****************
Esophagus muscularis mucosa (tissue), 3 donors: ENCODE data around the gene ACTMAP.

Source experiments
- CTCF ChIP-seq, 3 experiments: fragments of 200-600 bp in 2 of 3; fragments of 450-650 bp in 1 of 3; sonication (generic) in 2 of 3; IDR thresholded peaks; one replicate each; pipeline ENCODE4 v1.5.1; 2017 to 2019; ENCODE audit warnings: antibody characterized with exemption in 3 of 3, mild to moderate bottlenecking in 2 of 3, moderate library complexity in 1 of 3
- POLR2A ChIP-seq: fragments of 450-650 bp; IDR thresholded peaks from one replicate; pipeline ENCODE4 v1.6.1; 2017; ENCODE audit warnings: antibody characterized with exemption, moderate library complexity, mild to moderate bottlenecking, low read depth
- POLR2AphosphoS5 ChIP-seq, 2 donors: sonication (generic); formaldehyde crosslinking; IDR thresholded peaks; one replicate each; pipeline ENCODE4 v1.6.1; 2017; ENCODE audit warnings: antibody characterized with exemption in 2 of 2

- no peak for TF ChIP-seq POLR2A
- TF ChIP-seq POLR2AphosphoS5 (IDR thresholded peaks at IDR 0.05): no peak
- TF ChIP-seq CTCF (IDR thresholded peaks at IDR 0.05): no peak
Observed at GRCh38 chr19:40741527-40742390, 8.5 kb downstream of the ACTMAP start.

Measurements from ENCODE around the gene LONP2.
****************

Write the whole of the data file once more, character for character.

Esophagus muscularis mucosa (tissue), 3 donors: ENCODE data around the gene ACTMAP.

Source experiments
- CTCF ChIP-seq, 3 experiments: fragments of 200-600 bp in 2 of 3; fragments of 450-650 bp in 1 of 3; sonication (generic) in 2 of 3; IDR thresholded peaks; one replicate each; pipeline ENCODE4 v1.5.1; 2017 to 2019; ENCODE audit warnings: antibody characterized with exemption in 3 of 3, mild to moderate bottlenecking in 2 of 3, moderate library complexity in 1 of 3
- POLR2A ChIP-seq: fragments of 450-650 bp; IDR thresholded peaks from one replicate; pipeline ENCODE4 v1.6.1; 2017; ENCODE audit warnings: antibody characterized with exemption, moderate library complexity, mild to moderate bottlenecking, low read depth
- POLR2AphosphoS5 ChIP-seq, 2 donors: sonication (generic); formaldehyde crosslinking; IDR thresholded peaks; one replicate each; pipeline ENCODE4 v1.6.1; 2017; ENCODE audit warnings: antibody characterized with exemption in 2 of 2

- no peak for TF ChIP-seq POLR2A
- TF ChIP-seq POLR2AphosphoS5 (IDR thresholded peaks at IDR 0.05): no peak
- TF ChIP-seq CTCF (IDR thresholded peaks at IDR 0.05): no peak
Observed at GRCh38 chr19:40741527-40742390, 8.5 kb downstream of the ACTMAP start.

Measurements from ENCODE around the gene LONP2.